Indulge in Pennsylvania’s Culinary Trails
With several tasty trails to choose from, it'll be hard to pick just one.
Don’t bother packing a cooler for a road trip in and around Pennsylvania. There are several Culinary Trails in Pennsylvania designed to satisfy the appetites of both foodies and explorers, from the tastiest bites to the smoothest sips. Organized by region, these one-day or multi-day road trips feature bakeries, grist mills, orchards, cideries, dairy farms and smokehouses, not to mention historically significant houses, inns, galleries and museums. You’re in for a treat!
In This Article
Pennsylvania ranks No. 4 in the nation for apple growing, producing between 400 million and 500 million pounds of apples each year. With four regions as options, the Apple Trail features traditional farms, bakeries, cideries and locations like Apple Pie Pottery. The itineraries offer opportunities to sample preserves, apple pie filling, apple snitz and apple cheddar cheese as well as activities such as apple picking at a variety of orchards.
In the Laurel Highlands region, 90 maple farms and more than 120,000 taps produce approximately 27,000 gallons of maple syrup annually. Stops along the Maple Trail allow visitors to watch maple syrup boil over wood-fired evaporators; sample spotza, a special maple concoction; taste beer brewed with hints of maple; and snack on maple cotton candy and other treats. A second itinerary travels through the Pennsylvania Wilds, which hosts the annual Maple Weekend.
For craft beer fans, breweries along Pennsylvania’s 13 beer trails pour tastes of some of the best. Tröegs Independent Brewing in Hershey, Brew Gentlemen in Braddock and Yuengling in Pottsville are a few highlights. You are sure to find a new favorite beer – or two.
There’s more to fermented foods than pickles and sauerkraut – though both are delicious. The Fermented Trail features treats like red beet eggs, kombucha and root beer. Fermentation also means flavor in a glass of wine, cider or craft beer. Plus, you can pick up relishes and chow, a mix of fermented vegetables, on any of the five regional itineraries. Stop by a dairy farm for yogurt or a restaurant for a fermented Ecuadorian slaw. Specialty sweet shops on the trail will pleasantly remind you that chocolate is a fermented food, as well.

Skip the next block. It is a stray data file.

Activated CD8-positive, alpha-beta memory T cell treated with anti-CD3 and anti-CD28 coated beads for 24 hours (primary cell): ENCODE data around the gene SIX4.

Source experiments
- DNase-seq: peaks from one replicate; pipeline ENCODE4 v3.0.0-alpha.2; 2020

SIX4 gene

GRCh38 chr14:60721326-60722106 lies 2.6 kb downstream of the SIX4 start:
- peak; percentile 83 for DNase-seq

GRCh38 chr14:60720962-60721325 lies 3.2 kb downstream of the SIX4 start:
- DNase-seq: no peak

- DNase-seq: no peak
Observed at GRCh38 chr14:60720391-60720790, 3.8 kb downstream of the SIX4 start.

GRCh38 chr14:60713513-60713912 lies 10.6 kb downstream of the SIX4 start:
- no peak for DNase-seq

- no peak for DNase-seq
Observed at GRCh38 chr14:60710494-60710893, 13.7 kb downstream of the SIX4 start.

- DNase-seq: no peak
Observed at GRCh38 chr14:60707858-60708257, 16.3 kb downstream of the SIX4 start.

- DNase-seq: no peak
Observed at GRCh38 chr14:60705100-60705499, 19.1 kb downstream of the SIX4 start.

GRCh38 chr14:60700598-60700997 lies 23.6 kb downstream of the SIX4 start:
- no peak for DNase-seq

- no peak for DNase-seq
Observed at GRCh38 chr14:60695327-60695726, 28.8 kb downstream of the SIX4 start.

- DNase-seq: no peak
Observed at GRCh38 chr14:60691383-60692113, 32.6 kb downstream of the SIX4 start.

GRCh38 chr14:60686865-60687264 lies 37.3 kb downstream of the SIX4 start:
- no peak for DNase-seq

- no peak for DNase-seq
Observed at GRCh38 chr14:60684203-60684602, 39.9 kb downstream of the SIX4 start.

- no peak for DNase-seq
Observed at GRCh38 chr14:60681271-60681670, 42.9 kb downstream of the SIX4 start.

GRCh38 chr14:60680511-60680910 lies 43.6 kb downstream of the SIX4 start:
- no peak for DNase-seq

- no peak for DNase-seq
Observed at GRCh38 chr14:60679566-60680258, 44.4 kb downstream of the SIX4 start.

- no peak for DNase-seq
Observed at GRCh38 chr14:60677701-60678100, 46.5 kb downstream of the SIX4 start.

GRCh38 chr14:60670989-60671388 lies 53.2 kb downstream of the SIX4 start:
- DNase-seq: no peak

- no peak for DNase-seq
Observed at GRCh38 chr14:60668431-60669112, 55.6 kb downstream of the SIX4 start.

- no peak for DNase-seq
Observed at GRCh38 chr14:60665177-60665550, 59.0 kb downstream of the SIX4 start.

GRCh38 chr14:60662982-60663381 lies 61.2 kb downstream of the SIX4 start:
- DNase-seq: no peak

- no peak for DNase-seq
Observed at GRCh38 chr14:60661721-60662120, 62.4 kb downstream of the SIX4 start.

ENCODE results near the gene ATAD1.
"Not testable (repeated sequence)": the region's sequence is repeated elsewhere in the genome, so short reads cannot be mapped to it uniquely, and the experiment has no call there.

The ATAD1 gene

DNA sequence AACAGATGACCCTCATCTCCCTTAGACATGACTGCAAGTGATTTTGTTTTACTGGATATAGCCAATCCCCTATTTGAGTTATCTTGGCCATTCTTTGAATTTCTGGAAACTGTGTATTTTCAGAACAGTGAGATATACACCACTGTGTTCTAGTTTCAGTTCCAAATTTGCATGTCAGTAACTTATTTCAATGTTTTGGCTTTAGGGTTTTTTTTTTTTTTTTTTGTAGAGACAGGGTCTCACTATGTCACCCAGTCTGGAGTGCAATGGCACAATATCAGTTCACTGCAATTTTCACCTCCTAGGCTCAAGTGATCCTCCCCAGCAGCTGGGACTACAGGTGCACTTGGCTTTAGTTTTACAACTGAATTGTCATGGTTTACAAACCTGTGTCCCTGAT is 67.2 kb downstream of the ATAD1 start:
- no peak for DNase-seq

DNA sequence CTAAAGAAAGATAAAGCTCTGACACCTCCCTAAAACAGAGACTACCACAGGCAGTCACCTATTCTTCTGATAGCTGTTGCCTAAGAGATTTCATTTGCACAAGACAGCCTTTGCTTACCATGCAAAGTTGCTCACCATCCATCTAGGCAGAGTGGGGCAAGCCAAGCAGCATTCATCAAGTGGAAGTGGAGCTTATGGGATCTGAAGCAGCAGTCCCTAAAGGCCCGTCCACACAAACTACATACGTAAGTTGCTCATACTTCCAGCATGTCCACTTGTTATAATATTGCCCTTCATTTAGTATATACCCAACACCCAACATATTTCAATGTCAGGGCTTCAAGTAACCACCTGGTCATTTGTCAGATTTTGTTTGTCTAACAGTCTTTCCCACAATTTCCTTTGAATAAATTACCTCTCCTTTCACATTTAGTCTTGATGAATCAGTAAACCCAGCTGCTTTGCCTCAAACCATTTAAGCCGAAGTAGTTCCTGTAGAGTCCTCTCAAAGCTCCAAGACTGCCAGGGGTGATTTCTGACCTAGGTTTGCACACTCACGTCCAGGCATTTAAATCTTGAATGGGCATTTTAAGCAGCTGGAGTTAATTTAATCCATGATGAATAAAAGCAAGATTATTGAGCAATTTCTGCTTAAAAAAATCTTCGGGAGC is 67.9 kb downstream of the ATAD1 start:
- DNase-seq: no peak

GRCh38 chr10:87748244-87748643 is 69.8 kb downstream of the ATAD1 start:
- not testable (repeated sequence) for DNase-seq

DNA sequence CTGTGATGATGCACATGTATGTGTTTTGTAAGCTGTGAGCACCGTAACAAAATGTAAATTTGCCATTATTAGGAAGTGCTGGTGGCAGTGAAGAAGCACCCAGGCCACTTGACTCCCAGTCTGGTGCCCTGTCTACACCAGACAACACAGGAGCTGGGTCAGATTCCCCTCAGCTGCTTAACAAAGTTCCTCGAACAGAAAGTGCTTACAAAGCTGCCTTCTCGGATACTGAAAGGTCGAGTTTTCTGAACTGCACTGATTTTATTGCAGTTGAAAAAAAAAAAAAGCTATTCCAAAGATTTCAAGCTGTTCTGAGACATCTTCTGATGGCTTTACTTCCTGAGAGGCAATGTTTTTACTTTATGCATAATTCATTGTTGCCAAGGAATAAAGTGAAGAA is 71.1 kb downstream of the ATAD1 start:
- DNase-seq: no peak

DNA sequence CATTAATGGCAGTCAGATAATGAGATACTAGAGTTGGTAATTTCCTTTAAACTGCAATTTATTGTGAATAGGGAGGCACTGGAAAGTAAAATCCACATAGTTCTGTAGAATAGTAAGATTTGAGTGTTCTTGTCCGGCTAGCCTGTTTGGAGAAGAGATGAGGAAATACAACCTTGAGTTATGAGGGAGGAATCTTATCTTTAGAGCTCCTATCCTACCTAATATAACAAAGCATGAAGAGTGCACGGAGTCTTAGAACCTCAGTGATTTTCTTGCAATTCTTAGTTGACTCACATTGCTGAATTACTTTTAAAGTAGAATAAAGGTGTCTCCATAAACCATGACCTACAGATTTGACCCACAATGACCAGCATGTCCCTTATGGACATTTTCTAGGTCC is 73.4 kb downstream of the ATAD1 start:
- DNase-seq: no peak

This classic treat can be found in traditional and innovative flavors along three regional routes of the Ice Cream Trail. Dairy is an important part of Pennsylvania’s heritage, and historic family farms with beautiful landscapes can be found throughout the state. Drop by one of the farms and taste ice cream that’s “cow-to-cone” in flavors such as French toast bacon and banana cream pie. Dairies, markets and cafes along the route also offer ice cream cakes, floats and the coffee-based treat, affogato.
Grains are the central player in Pennsylvania’s history and food culture. In fact, pretzels and shoofly pie – a Pennsylvania Dutch specialty that uses molasses as a key ingredient – are state staples. The Bread Trail honors that history with five regional trails that feature every use of grains, from grist mills to bakeries to breweries. Needless to say, hunger will not be an issue.
Curing meats is a tradition passed down through generations, and the Charcuterie Trail offers five regions to not only enjoy this delicious product and the perfect condiments, but also pick up a hand-carved serving board for your own feasts at home. Kielbasa, knockwurst, salami and soppressata are on the menu at butcher shops, smokehouses, restaurants and retail markets. Other highlights include smoked salmon and wild boar sausages.
Get to Know Pennsylvania
Want to learn more about living and working in Pennsylvania? Check out the latest edition of Livability Pennsylvania: Work Smart, Live Happy.